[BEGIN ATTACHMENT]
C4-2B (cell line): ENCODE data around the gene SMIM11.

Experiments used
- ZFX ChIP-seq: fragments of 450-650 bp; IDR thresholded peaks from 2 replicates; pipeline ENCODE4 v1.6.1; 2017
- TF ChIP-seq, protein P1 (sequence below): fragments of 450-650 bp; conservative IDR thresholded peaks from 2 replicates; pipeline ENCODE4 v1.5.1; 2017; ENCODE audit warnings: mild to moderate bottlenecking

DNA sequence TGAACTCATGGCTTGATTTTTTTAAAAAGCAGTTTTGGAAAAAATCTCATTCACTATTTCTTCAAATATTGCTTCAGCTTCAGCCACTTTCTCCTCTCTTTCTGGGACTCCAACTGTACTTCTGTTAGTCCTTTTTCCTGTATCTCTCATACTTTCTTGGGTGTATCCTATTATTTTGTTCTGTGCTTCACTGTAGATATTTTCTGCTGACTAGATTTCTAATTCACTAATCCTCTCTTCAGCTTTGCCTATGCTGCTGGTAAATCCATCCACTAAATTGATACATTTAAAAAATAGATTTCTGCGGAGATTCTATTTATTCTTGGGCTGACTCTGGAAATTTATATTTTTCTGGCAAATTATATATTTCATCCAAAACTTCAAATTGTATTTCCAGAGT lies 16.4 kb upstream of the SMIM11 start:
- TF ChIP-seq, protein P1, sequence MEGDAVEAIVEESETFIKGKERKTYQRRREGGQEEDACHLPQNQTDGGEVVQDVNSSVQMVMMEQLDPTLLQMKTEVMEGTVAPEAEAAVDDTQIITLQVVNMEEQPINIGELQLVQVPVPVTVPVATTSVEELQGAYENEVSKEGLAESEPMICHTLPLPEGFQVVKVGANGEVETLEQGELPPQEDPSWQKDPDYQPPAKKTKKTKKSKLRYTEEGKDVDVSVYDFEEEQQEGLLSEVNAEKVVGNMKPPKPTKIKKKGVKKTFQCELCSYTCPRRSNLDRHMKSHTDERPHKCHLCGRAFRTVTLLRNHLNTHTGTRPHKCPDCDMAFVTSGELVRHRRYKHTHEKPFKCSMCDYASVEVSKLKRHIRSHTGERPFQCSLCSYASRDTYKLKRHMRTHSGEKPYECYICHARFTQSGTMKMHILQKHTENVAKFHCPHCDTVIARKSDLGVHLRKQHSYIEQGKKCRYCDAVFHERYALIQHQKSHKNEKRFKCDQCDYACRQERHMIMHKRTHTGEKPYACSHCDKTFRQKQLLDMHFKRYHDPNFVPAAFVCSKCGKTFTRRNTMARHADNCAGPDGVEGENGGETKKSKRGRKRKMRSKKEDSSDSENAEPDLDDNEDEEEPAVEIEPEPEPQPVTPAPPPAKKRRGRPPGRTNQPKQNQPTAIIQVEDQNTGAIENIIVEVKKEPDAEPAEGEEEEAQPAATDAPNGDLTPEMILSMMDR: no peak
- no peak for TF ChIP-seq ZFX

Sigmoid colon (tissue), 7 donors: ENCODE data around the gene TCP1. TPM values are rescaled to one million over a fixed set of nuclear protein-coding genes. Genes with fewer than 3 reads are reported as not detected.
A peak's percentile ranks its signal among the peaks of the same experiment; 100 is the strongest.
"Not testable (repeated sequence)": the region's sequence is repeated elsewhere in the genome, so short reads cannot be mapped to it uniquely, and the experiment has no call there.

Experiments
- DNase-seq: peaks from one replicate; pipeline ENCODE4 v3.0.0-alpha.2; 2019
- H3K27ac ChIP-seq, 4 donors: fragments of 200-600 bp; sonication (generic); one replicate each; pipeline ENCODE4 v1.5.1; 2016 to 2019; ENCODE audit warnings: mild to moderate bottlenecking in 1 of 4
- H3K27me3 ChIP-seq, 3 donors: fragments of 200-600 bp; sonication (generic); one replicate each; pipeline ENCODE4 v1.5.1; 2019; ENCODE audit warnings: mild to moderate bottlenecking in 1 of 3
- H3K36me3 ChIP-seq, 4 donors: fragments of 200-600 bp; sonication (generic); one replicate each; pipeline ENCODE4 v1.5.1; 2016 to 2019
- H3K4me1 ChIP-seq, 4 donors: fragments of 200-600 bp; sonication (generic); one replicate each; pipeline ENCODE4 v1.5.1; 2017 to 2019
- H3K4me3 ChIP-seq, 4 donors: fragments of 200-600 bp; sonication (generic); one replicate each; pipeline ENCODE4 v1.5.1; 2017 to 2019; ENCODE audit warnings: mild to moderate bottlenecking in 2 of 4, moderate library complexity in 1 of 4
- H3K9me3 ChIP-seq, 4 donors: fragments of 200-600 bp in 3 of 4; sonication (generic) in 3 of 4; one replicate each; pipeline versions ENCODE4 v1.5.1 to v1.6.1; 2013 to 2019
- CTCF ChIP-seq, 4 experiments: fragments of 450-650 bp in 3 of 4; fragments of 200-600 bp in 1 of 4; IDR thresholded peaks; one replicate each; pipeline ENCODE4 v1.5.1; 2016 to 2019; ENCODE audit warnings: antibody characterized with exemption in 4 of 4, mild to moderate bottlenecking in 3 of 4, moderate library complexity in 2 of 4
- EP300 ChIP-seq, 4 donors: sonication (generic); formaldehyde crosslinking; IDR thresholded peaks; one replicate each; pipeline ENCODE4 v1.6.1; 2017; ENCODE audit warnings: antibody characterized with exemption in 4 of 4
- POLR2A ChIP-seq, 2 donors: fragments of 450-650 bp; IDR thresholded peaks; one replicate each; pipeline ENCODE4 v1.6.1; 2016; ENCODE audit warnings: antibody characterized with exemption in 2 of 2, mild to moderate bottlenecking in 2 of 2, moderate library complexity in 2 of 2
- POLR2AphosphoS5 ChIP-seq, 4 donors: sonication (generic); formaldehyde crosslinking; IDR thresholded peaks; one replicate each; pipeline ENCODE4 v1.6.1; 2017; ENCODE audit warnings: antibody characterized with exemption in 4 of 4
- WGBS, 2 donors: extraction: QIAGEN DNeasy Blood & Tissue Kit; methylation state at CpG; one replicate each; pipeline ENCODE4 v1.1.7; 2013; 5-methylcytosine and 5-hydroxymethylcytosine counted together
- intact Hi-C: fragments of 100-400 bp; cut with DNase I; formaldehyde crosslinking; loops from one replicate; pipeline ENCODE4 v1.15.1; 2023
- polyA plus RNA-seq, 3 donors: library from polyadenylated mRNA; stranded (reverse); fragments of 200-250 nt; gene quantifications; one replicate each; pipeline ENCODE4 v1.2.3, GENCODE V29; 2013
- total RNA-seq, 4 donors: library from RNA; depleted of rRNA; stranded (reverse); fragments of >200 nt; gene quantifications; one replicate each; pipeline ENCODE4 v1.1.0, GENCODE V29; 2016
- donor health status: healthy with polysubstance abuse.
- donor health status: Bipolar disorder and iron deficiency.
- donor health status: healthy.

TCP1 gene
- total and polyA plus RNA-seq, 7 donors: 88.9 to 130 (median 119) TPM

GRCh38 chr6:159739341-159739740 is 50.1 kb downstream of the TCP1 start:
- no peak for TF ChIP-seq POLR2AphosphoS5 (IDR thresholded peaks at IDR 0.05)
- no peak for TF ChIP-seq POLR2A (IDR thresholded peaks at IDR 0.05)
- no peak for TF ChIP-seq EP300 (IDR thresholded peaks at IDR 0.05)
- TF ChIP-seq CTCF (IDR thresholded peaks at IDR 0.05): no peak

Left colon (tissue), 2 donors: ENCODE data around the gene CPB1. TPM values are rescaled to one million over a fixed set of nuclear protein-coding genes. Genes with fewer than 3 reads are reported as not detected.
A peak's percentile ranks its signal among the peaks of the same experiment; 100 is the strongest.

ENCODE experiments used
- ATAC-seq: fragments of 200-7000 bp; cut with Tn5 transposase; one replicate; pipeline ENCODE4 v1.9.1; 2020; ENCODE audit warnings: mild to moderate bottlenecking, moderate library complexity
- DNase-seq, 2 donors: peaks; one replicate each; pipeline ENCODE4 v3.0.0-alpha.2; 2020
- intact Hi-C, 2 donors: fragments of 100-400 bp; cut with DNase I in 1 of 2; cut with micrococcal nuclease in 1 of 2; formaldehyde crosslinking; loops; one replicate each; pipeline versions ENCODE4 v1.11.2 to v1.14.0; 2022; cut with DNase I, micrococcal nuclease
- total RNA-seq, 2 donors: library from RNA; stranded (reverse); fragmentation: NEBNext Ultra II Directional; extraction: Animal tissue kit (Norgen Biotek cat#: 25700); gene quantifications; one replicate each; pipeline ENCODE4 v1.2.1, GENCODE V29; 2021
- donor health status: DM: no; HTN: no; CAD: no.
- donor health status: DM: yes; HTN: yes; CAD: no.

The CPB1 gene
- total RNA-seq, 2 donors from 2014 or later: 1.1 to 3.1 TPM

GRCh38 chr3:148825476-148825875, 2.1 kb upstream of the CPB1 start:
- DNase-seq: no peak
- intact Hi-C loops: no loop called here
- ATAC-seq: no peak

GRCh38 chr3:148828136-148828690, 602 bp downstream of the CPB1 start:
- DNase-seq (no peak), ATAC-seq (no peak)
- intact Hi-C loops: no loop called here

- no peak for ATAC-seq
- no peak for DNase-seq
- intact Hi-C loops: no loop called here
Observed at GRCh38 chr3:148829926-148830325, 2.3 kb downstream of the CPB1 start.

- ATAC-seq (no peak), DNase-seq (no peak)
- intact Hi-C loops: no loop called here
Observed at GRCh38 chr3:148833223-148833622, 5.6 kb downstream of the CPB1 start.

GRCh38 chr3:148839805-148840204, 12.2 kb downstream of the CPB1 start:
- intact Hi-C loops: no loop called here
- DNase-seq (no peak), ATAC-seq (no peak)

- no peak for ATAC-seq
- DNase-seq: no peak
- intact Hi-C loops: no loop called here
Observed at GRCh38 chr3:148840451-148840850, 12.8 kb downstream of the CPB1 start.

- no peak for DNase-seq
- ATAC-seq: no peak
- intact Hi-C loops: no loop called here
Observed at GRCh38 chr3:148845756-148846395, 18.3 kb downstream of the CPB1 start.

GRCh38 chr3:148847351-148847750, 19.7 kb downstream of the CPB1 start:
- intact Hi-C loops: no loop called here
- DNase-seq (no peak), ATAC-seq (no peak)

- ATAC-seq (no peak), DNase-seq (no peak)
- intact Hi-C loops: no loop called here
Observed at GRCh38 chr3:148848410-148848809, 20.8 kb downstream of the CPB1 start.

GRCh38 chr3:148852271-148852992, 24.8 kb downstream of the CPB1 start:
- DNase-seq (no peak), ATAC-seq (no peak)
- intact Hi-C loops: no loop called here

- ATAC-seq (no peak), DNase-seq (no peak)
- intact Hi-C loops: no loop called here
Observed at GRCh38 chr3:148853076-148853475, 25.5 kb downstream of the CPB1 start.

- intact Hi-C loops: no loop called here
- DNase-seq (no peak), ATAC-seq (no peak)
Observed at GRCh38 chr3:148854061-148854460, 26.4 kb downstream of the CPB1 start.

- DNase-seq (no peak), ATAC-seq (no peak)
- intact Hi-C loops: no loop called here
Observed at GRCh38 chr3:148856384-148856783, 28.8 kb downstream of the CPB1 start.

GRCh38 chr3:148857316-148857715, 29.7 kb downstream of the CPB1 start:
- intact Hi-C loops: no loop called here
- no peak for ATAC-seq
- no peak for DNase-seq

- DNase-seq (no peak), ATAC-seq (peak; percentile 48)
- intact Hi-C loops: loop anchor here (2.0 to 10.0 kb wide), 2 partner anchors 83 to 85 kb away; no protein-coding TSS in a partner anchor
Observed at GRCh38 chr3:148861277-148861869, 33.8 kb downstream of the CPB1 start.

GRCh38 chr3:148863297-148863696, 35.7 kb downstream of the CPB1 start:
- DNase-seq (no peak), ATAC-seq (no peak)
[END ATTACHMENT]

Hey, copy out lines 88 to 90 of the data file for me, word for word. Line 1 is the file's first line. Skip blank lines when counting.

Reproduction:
- DNase-seq (no peak), ATAC-seq (no peak)
- intact Hi-C loops: no loop called here
Observed at GRCh38 chr3:148856384-148856783, 28.8 kb downstream of the CPB1 start.